The Rectified 120-cell
The 600 tetrahedra correspond with the 600 tetrahedra in the 600-cell, although here they are in dual orientation. The gaps between these 600 tetrahedra are filled in by 120 icosidodecahedra, corresponding with the 120 dodecahedra of the 120-cell.
We shall explore the structure of the rectified 120-cell by means of its parallel projection into 3D, centered on an icosidodecahedron.
The 600 Tetrahedra
First, we look at the layout of the 600 tetrahedra. They may be grouped into 14 layers, each of which corresponds with the symmetry of a 3D icosahedral polyhedron. Half of the layers corresponds with the “northern hemisphere” of the rectified 120-cell, and the other half corresponds with the “southern hemisphere”. The two equatorial layers have some overlap. The first layer corresponds with the 20 faces of the icosahedron:
For clarity, we have omitted all edges except those on the 20 tetrahedra and those on the limb of the projection.
The next layer also corresponds with the faces of an icosahedron, albeit slightly larger. They each share a vertex with one of the 20 tetrahedra from the first layer.
For reference, we include the 20 tetrahedra from the first layer, rendered in transparent red.
The third layer consists of 30 tetrahedra that straddle the tetrahedra in the second layer. They correspond with the vertices of an icosidodecahedron:
Again, for reference, we leave in the previous two layers' tetrahedra in transparent color.
The next layer consists of 60 tetrahedra, corresponding with the vertices of a truncated icosahedron (a “buckyball”):
The fifth layer consists of another 60 tetrahedra, corresponding with the vertices of another truncated icosahedron:
The sixth layer consists of yet another 60 tetrahedra, corresponding with the vertices of a rhombicosidodecahedron:
The last layer, the seventh layer, consists of 80 tetrahedra, corresponding with the vertices of a truncated rhombic triacontahedron. They are of two distinct categories: 20 tetrahedra, corresponding to the vertices of a dodecahedron, and 60 tetrahedra, corresponding to the vertices of another rhombicosidodecahedron. The 60 tetrahedra come in 12 circles of 5 tetrahedra each.
The 20 tetrahedra lie strictly in the “northern hemisphere” of the rectified 120-cell; whereas the other 60 tetrahedra actually lie on the “equator”, and are thus shared with the corresponding seventh layer of the “southern hemisphere”. The following image shows all of the northern hemisphere (and equatorial) tetrahedra together:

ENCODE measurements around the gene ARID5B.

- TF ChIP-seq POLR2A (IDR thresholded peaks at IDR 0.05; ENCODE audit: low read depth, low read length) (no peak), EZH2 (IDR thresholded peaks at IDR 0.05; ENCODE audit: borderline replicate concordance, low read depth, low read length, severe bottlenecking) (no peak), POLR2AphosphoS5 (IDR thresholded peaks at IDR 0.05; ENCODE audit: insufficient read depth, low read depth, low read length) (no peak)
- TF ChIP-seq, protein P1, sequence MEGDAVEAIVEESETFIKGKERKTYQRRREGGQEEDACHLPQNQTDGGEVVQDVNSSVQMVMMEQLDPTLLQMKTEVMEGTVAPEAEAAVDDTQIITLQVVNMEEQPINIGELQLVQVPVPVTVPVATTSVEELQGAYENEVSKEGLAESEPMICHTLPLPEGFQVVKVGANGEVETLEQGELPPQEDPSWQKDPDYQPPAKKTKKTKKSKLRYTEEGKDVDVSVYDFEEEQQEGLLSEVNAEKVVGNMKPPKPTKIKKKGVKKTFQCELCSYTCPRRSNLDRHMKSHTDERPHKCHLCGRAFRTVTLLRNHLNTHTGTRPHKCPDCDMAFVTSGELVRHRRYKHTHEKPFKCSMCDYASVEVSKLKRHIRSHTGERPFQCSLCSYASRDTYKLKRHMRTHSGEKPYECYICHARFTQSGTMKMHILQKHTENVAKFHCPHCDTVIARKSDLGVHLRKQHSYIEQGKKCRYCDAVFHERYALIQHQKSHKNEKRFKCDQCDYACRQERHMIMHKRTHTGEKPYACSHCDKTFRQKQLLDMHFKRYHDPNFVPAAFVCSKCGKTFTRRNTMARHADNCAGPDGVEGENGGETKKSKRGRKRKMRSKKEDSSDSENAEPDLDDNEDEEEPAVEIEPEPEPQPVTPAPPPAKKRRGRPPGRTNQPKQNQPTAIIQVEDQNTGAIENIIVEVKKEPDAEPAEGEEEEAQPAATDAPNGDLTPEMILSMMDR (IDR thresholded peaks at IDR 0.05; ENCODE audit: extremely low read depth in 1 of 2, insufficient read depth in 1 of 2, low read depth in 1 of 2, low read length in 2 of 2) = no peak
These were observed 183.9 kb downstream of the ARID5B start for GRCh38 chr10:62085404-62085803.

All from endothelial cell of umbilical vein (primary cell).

From this point on, the layers repeat in reverse in the “southern hemisphere”. The seventh layer of the southern hemisphere shares the 60 equatorial tetrahedra, so it only adds another 20 tetrahedra to the total. So in total, we have 20+20+30+60+60+60+80=330 tetrahedra in the northern hemisphere (including the 60 at the equator), and 20+60+60+60+30+20+20=270 tetrahedra in the southern hemisphere. Thus, there are 600 tetrahedra in total.
The 120 Icosidodecahedra
So far, we have accounted for the 600 tetrahedral cells. Now we take a look at the 120 icosidodecahedral cells, starting with the icosidodecahedron nearest to the 4D viewpoint:
This icosidodecahedron may be considered to be the “north pole” cell. Its 20 triangular faces, shown here in red, are joined to the first layer of 20 tetrahedra that we have seen previously. Its 12 pentagonal faces are joined to the next layer of 12 icosidodecahedra, shown next:
The tetrahedral gaps visible here, and throughout the next several images, are filled in by the tetrahedral cells that we have seen previously. Straddling these 12 icosidodecahedra are another 20 icosidodecahedra, corresponding with the 20 vertices of a dodecahedron. These are shown next:
Next, another 12 icosidodecahedra fit where the green tetrahedra form rings of 5 each:
We have now reached the equator. There are 30 icosidodecahedra on the equator, corresponding with the edges of a dodecahedron. These are shown next:
For clarity, we omit the cells that we have seen previously. These cells appear flat because they are seen at a 90° angle; they are perfectly uniform icosidodecahedra in 4D.
Past this point, we reach the southern hemisphere of the rectified 120-cell, which exactly corresponds with the layout of cells in the northern hemisphere with the layers in reverse order.
In summary, in the northern hemisphere there are 1+12+20+12=45 icosidodecahedra; on the equator are 30 icosidodecahedra; and in the southern hemisphere another 45 icosidodecahedra. Thus, this accounts for all 120 icosidodecahedra of the rectified 120-cell.
The following image shows the perspective projection of the rectified 120-cell's 120 icosidodecahedral cells.
We use the same coloring scheme as used in the previous section, but with increased transparency so that all layers of cells are visible. For clarity, only icosidodecahedra that lie on the near side of the rectified 120-cell are shown. The nearest icosidodecahedron to the 4D viewpoint is shown in yellow at the center of the image. Surrounding it are the 12 icosidodecahedra in the next layer, and in the outer layer are the 20+12 icosidodecahedra before we reach the equator. Due to foreshortening by the perspective projection, the equatorial cells lie on the far side of the rectified 120-cell, and are not visible here.
The Cartesian coordinates of the rectified 120-cell, centered on the origin and having edge length 2, are all permutations of coordinates and changes of sign of:
- (0, 0, 2φ, 2φ3)
- (0, 2φ2, 2φ2, 2φ2)
- (φ2, φ2, φ2, 3φ2)
- (φ2, φ2, 1+3φ, 1+3φ)
together with even permutations of coordinates and all changes of sign of:
- (0, 1, φ4, 1+3φ)
- (0, φ, 3φ2, φ3)
- (1, φ, 2φ3, φ2)
- (1, φ2, φ4, 2φ2)
- (φ, φ3, 1+3φ, 2φ2)
- (φ2, 2φ, φ4, φ3)
where φ=(1+√5)/2 is the Golden Ratio.